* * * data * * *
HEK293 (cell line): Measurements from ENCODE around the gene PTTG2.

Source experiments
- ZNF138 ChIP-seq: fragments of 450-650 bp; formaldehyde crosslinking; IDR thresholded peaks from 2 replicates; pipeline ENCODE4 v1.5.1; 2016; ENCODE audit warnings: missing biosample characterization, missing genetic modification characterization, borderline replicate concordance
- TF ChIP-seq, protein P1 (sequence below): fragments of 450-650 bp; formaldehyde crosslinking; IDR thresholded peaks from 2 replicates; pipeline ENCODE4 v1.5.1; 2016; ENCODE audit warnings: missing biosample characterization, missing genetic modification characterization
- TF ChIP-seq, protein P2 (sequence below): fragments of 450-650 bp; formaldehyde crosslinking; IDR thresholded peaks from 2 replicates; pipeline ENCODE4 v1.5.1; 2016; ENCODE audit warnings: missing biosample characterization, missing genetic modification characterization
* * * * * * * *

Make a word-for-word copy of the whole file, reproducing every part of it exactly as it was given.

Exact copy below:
HEK293 (cell line): Measurements from ENCODE around the gene PTTG2.

Source experiments
- ZNF138 ChIP-seq: fragments of 450-650 bp; formaldehyde crosslinking; IDR thresholded peaks from 2 replicates; pipeline ENCODE4 v1.5.1; 2016; ENCODE audit warnings: missing biosample characterization, missing genetic modification characterization, borderline replicate concordance
- TF ChIP-seq, protein P1 (sequence below): fragments of 450-650 bp; formaldehyde crosslinking; IDR thresholded peaks from 2 replicates; pipeline ENCODE4 v1.5.1; 2016; ENCODE audit warnings: missing biosample characterization, missing genetic modification characterization
- TF ChIP-seq, protein P2 (sequence below): fragments of 450-650 bp; formaldehyde crosslinking; IDR thresholded peaks from 2 replicates; pipeline ENCODE4 v1.5.1; 2016; ENCODE audit warnings: missing biosample characterization, missing genetic modification characterization